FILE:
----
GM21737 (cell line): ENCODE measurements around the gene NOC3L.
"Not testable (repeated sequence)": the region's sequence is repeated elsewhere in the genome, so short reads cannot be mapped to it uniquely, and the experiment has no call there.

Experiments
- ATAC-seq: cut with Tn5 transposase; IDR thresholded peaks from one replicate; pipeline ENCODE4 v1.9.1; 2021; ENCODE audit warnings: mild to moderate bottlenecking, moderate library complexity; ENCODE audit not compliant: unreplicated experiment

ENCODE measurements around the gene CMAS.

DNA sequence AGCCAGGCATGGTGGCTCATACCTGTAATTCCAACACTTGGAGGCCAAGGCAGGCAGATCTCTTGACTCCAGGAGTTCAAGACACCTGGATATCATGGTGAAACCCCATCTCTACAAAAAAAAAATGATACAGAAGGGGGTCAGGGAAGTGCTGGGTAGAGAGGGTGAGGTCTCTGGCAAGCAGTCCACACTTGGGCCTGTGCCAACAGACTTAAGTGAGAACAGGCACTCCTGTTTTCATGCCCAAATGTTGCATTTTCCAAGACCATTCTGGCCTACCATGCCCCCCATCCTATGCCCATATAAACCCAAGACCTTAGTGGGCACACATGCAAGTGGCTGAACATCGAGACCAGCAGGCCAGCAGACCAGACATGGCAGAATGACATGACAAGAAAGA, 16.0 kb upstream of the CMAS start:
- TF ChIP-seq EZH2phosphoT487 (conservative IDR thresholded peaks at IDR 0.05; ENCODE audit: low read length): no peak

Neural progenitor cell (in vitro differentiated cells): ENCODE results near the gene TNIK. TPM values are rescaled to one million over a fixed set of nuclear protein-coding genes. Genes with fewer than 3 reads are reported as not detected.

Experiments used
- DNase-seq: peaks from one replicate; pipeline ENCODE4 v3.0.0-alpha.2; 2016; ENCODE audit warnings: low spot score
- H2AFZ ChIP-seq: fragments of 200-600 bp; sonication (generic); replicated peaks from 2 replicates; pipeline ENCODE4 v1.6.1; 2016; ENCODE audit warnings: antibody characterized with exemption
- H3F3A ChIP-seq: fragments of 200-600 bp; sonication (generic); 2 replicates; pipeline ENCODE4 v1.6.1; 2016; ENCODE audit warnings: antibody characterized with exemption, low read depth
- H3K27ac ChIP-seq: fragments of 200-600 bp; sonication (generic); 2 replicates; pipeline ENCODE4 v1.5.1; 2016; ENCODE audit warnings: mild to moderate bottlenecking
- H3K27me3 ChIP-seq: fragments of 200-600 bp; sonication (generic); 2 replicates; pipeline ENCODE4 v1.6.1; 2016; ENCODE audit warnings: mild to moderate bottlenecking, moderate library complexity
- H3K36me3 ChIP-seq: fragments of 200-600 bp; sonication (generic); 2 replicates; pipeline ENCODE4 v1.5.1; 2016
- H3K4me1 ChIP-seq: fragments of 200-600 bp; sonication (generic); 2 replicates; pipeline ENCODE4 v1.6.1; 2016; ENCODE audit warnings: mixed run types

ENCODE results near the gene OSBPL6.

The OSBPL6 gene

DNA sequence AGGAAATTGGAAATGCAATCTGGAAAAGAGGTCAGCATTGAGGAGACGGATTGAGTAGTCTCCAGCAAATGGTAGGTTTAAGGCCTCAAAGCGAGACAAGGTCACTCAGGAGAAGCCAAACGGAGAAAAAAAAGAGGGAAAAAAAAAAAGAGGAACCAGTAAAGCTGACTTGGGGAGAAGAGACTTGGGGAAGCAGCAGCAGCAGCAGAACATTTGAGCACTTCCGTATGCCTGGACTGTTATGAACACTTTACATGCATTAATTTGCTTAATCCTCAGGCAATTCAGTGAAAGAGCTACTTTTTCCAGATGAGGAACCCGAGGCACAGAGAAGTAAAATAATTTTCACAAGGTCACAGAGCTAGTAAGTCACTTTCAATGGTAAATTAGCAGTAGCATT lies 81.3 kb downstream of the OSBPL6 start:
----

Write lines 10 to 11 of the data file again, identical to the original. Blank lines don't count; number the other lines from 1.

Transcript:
- DNase-seq: peaks from one replicate; pipeline ENCODE4 v3.0.0-alpha.2; 2016; ENCODE audit warnings: low spot score
- H2AFZ ChIP-seq: fragments of 200-600 bp; sonication (generic); replicated peaks from 2 replicates; pipeline ENCODE4 v1.6.1; 2016; ENCODE audit warnings: antibody characterized with exemption